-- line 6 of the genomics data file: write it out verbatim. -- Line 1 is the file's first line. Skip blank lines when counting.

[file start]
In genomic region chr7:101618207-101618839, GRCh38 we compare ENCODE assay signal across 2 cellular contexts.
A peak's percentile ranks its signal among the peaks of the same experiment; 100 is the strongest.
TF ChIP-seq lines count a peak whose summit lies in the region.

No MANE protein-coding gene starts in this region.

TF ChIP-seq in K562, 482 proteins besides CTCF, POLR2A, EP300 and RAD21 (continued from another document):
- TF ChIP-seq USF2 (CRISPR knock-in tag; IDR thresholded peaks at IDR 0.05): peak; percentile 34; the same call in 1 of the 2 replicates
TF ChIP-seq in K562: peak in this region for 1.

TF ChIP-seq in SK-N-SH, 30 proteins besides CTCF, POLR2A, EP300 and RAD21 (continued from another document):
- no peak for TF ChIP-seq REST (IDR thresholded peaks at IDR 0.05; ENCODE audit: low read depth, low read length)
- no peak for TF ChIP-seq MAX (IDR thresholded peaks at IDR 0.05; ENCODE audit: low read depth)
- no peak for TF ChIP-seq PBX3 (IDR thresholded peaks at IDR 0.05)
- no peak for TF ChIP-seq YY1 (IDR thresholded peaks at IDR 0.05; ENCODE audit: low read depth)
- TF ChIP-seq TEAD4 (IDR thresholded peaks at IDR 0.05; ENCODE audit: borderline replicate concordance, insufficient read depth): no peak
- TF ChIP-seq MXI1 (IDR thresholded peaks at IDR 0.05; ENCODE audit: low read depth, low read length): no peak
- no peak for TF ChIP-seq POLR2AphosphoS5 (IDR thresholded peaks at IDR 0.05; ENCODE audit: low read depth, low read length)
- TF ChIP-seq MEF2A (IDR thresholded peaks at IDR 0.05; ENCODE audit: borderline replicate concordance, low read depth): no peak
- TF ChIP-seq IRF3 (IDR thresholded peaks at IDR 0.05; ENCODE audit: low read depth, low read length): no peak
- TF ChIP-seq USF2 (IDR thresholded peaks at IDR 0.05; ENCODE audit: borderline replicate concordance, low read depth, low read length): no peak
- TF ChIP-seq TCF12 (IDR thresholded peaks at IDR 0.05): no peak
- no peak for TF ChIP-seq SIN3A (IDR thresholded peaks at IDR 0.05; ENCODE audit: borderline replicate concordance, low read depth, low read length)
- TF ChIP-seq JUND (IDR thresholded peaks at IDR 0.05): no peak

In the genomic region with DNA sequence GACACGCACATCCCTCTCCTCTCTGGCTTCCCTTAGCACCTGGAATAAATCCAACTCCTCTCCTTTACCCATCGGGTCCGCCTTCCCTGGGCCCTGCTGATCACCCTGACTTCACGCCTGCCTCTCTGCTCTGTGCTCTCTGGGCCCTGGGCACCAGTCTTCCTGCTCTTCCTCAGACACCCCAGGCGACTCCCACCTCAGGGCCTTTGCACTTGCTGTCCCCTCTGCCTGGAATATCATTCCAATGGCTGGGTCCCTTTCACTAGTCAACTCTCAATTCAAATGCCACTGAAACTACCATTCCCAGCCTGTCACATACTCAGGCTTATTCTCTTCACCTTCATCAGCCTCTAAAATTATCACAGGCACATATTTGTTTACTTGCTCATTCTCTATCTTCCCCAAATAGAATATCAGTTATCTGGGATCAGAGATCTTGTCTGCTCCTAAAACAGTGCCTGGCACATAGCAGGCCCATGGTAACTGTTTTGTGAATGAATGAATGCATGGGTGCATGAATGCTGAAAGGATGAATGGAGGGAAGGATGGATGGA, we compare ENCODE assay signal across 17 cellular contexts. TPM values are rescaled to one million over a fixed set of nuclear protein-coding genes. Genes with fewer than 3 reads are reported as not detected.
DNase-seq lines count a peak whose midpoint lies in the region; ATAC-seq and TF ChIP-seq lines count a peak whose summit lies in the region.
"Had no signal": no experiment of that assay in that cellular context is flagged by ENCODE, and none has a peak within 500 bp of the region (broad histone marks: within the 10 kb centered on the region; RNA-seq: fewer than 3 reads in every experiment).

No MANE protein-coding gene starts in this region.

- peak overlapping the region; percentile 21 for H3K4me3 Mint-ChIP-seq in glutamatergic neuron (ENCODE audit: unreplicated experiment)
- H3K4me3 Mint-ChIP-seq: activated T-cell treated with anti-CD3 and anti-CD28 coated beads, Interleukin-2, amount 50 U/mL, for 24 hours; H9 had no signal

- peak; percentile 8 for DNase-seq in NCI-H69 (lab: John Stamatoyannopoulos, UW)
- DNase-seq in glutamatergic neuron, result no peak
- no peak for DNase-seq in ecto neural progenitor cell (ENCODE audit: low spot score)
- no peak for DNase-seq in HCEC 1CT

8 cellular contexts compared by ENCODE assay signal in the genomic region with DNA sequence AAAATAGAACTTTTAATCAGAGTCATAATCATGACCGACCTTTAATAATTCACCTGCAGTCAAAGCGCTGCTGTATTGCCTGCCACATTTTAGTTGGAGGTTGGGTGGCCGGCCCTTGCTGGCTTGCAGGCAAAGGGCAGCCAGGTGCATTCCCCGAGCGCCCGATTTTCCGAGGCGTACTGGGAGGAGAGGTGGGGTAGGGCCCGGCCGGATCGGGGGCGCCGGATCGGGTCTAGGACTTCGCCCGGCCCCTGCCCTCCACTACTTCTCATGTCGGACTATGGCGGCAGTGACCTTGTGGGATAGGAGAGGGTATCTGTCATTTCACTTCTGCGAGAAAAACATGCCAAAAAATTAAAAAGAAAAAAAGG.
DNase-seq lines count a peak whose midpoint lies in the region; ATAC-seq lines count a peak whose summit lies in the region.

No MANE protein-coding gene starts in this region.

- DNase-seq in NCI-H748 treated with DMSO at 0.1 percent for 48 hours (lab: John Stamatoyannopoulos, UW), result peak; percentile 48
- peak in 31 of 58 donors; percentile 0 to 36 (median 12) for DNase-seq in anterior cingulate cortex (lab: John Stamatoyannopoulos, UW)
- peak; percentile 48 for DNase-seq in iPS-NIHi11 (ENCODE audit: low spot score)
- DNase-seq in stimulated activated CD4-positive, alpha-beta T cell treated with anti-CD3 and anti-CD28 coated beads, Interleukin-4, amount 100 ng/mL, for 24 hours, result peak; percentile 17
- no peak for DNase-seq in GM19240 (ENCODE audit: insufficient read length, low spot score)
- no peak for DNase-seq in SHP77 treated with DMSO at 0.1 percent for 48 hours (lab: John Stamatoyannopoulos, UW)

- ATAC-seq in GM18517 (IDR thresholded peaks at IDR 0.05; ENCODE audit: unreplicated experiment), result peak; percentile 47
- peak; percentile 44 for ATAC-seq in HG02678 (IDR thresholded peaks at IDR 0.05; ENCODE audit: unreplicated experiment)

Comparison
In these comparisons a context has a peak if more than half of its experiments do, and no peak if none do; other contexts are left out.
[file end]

- TF ChIP-seq USF2 (CRISPR knock-in tag; IDR thresholded peaks at IDR 0.05): peak; percentile 34; the same call in 1 of the 2 replicates